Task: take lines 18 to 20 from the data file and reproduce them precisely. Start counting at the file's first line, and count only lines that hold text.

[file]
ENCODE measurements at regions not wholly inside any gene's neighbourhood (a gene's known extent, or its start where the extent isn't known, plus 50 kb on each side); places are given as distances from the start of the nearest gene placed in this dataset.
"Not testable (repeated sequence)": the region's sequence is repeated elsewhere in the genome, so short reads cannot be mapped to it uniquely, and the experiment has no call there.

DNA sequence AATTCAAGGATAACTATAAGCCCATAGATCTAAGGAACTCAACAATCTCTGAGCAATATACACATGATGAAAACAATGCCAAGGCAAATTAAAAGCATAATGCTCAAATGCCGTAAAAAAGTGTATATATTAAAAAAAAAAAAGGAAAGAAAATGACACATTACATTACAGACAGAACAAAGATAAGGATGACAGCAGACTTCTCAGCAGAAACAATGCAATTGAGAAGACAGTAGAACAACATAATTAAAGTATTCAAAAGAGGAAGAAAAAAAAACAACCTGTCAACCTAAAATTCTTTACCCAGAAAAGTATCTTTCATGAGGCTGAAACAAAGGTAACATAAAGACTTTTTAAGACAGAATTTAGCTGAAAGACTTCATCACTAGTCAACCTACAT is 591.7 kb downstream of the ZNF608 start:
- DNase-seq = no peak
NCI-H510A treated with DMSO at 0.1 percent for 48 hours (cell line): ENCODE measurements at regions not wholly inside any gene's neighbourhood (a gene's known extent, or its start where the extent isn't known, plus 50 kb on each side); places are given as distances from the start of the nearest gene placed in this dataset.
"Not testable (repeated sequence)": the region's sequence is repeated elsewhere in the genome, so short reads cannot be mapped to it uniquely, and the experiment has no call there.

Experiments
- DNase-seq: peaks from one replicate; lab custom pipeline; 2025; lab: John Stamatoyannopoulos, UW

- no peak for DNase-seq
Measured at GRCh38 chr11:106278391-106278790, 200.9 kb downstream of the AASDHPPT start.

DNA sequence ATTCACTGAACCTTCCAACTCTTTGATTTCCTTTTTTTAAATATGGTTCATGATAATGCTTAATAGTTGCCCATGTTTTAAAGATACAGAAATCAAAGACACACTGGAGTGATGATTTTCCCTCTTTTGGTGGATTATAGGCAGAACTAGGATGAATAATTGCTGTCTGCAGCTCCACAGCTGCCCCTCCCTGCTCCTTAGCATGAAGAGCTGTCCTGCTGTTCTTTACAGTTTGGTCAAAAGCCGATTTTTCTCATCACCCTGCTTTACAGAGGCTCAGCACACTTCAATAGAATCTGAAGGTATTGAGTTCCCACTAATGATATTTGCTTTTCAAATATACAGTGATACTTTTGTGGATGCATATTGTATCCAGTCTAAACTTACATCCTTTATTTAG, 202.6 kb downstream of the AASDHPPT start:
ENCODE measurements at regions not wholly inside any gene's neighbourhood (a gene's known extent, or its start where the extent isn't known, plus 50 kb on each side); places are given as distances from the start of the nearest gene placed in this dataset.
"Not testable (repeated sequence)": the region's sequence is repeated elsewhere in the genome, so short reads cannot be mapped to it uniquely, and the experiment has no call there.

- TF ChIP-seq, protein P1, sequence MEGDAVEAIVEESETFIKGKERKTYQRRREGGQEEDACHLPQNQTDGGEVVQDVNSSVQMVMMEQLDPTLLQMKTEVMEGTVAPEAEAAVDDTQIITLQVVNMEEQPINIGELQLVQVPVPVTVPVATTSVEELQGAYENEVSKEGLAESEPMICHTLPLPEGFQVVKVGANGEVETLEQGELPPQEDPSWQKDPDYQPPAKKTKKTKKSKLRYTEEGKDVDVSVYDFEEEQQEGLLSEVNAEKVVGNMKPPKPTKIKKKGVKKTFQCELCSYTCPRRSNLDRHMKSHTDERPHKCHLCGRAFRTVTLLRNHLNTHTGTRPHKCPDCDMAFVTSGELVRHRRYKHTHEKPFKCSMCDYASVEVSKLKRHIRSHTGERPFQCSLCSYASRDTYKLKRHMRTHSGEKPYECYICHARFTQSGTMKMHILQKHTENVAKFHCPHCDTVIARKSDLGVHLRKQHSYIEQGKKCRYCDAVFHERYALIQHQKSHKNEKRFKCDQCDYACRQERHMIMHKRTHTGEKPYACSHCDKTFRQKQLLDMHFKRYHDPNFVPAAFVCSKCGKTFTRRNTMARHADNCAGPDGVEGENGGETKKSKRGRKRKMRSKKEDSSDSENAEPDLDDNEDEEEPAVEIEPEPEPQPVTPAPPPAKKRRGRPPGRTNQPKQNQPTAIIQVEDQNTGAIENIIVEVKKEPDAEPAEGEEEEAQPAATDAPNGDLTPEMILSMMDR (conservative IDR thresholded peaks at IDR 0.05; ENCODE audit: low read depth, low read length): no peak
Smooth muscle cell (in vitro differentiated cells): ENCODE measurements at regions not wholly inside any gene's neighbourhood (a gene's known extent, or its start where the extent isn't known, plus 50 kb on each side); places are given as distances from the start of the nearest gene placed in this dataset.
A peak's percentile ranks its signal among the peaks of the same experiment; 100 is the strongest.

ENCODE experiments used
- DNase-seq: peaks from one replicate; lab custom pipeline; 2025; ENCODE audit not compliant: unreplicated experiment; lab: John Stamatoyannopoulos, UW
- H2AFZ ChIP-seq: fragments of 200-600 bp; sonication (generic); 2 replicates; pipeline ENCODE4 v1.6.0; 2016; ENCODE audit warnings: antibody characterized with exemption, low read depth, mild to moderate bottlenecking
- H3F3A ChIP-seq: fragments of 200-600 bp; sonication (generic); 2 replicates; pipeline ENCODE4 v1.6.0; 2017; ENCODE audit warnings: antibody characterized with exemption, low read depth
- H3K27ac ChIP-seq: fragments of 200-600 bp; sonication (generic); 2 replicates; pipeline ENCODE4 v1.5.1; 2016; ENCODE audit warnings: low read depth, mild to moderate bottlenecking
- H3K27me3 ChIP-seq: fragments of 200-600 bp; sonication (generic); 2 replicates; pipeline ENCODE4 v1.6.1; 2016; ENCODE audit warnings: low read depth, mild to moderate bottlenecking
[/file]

- DNase-seq: peaks from one replicate; lab custom pipeline; 2025; ENCODE audit not compliant: unreplicated experiment; lab: John Stamatoyannopoulos, UW
- H2AFZ ChIP-seq: fragments of 200-600 bp; sonication (generic); 2 replicates; pipeline ENCODE4 v1.6.0; 2016; ENCODE audit warnings: antibody characterized with exemption, low read depth, mild to moderate bottlenecking
- H3F3A ChIP-seq: fragments of 200-600 bp; sonication (generic); 2 replicates; pipeline ENCODE4 v1.6.0; 2017; ENCODE audit warnings: antibody characterized with exemption, low read depth